Samuel Diggs and Vigilante “Justice”

Last Updated by Executive Producer Lisa Q. Wolfinger on
Samuel Diggs, as seen in Episode 5

Samuel Diggs and Vigilante “Justice” 

Editor's Note: PBS has partnered with Mercy Street's historical consultants to bring fans the Mercy Street Revealed blog.

 In this guest blog post Co-Creator and Executive Producer Lisa Q. Wolfinger illustrates her team's writing process behind the Samuel Diggs' story arc in Episode 5. 

 Spoiler Alert: This post discusses events in Episode 5: The Dead Room.

 

The tension between Sam Diggs and the corrupt hospital steward, Silas Bullen could never be resolved peaceably and since our characters live in a world ruled by fear and racial inequality, it felt important to construct a realistic climax. However, Silas being the conniving character that he is would never deliberately put himself in harm’s way, so we needed to find a Machiavellian way for him to remove Sam from Alexandria. 

Draft Riots in NY, 1863 Draft Riots in NY, 1863 We constructed a storyline involving 3 brothers, Union soldiers from Delaware bent on catching the thief who stole their dead brother’s belongings and meting out their own brand of vigilante justice. We chose Delaware, a border state, because it was still slaveholding territory in the spring of 1862. The Davis brothers would have been used to the routine lynching of rebellious slaves. To them, hanging was suitable punishment for theft, especially if the perpetrator was an African American. Kansas, Missouri, Texas, Arkansas (among others) all embraced vigilante justice in the lead up to the Civil War and hanging criminals, suspected slave rebels or white abolitionists without a trial was commonplace. And lynching wasn’t relegated to the southern or border states; on July 13th 1863 in New York City some 120 people lost their lives when a protest over a new draft law turned into a violent race riot directed at the city’s black population. Over the course of 5 days at least 11 African American men were lynched by a white mob.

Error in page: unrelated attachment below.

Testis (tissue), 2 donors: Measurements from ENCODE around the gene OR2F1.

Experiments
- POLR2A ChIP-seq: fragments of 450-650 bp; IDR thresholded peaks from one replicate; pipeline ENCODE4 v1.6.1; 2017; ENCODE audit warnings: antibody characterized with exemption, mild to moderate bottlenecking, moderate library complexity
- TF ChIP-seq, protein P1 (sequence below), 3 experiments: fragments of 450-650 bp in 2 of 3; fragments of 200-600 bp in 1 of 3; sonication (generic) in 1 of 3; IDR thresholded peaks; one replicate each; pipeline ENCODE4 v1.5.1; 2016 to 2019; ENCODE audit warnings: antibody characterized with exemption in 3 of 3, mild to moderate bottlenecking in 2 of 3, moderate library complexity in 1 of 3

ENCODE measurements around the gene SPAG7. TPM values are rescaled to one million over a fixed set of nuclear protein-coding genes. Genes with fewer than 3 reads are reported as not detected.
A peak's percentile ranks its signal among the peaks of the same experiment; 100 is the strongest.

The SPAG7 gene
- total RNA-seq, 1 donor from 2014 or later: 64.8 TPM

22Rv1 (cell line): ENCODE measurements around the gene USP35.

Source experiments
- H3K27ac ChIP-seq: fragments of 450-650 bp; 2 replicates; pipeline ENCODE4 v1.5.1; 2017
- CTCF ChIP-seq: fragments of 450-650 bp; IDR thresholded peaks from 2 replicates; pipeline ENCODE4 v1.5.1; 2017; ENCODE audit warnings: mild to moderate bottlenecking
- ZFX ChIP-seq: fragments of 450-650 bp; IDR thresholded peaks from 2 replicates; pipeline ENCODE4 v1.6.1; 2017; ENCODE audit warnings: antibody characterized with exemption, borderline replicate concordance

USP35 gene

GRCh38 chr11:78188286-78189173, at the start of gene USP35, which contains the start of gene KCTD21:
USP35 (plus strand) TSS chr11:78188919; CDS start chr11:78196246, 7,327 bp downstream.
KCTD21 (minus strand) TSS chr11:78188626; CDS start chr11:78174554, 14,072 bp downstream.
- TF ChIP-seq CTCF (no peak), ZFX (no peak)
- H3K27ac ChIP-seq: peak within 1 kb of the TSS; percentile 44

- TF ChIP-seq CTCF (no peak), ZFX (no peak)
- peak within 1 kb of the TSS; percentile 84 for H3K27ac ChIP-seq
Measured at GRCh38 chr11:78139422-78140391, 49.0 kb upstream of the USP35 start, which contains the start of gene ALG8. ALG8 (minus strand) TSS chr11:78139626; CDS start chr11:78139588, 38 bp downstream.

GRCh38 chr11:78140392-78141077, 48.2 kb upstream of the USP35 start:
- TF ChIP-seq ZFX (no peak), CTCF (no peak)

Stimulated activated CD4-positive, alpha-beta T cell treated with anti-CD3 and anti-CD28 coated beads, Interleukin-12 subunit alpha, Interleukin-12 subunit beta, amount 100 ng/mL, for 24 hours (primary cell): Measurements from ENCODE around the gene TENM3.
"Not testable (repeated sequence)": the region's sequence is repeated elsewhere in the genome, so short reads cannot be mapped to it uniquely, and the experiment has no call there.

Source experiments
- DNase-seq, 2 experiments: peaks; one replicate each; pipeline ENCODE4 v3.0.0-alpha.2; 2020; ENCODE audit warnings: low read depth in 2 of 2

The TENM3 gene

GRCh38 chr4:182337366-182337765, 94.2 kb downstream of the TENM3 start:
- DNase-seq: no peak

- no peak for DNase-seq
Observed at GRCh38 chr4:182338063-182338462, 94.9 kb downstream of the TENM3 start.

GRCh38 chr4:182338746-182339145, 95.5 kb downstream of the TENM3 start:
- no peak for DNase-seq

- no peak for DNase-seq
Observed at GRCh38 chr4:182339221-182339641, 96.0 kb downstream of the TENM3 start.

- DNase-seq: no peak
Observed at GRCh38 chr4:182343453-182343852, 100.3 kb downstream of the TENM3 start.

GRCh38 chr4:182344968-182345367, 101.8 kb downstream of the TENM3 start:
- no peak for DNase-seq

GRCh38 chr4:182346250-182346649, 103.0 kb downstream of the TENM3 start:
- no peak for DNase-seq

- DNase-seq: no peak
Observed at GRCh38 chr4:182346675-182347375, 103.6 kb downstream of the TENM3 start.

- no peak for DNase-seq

Silas, of course, is the real thief. He has been operating a profitable black market enterprise on the side appropriating anything of value from his stash of Army supplies, care packages and dead soldier’s belongings. The real Mary Phinney when describing the steward in her memoirs doesn’t mince words: “He is the meanest, hatefullest, (Oh help me to a word, I don’t care if it is profane) man that ever lived.” Our Silas clearly shares the characteristics of the real Mansion House steward! Silas has no qualms placing the blame on Sam’s head even though he knows full well it could mean certain death for Sam. He deliberately stokes the flames of revenge and sends the Davis brothers off to do his dirty business. 

Sam’s lynching was a difficult scene to write and to film. We couldn’t let it happen off screen because it is a pivotal scene for both Sam and Jed Foster. The scene is just as much about Foster as it is about Sam. We see an evolution in Foster’s character, a realization that despite his deep-seated prejudice about African Americans, he cares enough about Sam as a person to want to save his life. Meanwhile Sam is confronting, perhaps for the first time, just how dangerous this world is even for educated, free blacks. 

—Co-Creator and Executive Producer Lisa Q. Wolfinger 

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